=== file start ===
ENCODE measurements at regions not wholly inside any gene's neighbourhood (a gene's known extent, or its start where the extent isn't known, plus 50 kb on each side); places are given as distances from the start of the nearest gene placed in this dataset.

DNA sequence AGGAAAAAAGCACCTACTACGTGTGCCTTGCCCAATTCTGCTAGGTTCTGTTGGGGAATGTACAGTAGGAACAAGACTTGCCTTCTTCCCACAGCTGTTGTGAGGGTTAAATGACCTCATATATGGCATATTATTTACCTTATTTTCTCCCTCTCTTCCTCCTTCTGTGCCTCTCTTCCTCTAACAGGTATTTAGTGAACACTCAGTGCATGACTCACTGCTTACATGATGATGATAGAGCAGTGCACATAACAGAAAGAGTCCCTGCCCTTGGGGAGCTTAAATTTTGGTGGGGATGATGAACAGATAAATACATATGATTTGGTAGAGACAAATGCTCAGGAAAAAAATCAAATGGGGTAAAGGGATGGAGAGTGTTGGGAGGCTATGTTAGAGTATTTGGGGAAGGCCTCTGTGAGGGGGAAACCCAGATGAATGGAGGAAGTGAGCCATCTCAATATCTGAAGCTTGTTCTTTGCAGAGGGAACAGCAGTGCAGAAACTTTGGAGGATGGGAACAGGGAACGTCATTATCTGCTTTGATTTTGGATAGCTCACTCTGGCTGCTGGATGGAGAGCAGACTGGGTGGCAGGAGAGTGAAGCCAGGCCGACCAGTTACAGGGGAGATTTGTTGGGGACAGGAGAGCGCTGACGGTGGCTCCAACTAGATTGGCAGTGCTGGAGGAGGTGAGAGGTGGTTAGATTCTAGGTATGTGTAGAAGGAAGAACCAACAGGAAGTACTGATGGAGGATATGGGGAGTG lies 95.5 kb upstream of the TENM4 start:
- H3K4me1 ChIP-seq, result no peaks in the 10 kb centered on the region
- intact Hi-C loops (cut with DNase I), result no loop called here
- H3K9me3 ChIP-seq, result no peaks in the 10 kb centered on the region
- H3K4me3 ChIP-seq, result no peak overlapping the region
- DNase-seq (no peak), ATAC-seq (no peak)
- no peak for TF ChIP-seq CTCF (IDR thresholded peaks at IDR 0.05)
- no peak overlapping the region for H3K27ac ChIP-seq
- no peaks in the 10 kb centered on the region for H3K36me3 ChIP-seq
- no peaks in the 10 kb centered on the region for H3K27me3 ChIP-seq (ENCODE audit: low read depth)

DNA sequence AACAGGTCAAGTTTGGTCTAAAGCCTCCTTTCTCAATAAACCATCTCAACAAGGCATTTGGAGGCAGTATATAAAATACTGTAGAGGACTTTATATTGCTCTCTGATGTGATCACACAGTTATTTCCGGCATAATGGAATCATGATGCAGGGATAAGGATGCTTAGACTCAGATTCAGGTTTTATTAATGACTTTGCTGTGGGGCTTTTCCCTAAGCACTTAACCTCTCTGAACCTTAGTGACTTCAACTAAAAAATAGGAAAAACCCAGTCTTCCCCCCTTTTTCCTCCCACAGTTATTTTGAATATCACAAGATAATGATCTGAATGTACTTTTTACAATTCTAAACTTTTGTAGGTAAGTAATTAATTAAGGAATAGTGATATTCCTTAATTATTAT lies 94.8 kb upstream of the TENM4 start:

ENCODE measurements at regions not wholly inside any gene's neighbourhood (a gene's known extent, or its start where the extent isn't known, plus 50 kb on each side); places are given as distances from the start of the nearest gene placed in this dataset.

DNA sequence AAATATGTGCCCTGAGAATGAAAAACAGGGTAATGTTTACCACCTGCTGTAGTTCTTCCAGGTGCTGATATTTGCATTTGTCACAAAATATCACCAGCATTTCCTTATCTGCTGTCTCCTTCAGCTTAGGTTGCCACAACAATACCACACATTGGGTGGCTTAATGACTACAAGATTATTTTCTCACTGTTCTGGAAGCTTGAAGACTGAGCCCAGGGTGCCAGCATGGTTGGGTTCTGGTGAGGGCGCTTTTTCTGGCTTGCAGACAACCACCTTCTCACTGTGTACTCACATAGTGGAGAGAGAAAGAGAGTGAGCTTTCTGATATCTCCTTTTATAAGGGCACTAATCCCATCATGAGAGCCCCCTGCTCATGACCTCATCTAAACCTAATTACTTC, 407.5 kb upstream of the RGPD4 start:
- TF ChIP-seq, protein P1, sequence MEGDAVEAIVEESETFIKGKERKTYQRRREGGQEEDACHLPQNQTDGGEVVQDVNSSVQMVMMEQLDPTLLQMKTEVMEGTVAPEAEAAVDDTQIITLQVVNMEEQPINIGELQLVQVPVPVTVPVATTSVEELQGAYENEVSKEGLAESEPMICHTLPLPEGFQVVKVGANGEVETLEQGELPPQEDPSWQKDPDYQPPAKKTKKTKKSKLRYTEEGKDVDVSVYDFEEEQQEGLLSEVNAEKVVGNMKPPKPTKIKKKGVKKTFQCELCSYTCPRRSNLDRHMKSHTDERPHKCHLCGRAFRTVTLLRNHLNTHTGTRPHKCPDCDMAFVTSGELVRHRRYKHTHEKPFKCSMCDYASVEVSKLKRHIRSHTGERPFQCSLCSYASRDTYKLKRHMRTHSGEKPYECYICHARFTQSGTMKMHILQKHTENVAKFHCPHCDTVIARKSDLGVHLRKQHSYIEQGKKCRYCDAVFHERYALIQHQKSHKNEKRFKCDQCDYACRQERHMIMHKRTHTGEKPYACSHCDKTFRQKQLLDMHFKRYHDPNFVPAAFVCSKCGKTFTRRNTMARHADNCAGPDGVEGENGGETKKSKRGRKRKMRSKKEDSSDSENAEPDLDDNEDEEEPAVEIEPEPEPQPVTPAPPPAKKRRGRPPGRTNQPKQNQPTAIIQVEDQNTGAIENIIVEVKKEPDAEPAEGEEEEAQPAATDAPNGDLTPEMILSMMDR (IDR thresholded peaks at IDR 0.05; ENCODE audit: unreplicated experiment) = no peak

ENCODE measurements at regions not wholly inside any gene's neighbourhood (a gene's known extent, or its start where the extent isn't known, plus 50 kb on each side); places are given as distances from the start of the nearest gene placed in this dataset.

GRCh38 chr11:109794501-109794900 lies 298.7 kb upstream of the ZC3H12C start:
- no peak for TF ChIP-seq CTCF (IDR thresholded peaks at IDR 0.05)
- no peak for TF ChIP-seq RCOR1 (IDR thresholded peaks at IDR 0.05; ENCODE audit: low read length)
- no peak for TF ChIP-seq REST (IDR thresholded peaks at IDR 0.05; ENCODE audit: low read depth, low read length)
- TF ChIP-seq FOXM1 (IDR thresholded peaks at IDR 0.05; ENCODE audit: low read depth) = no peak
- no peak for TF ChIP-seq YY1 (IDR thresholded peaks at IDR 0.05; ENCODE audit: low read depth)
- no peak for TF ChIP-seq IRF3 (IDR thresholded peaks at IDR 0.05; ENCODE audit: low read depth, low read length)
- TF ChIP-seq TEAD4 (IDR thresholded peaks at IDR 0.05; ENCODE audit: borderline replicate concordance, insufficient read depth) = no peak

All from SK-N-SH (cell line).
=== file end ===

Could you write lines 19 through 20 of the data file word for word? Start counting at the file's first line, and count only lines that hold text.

- no peak for TF ChIP-seq RCOR1 (IDR thresholded peaks at IDR 0.05; ENCODE audit: low read length)
- no peak for TF ChIP-seq REST (IDR thresholded peaks at IDR 0.05; ENCODE audit: low read depth, low read length)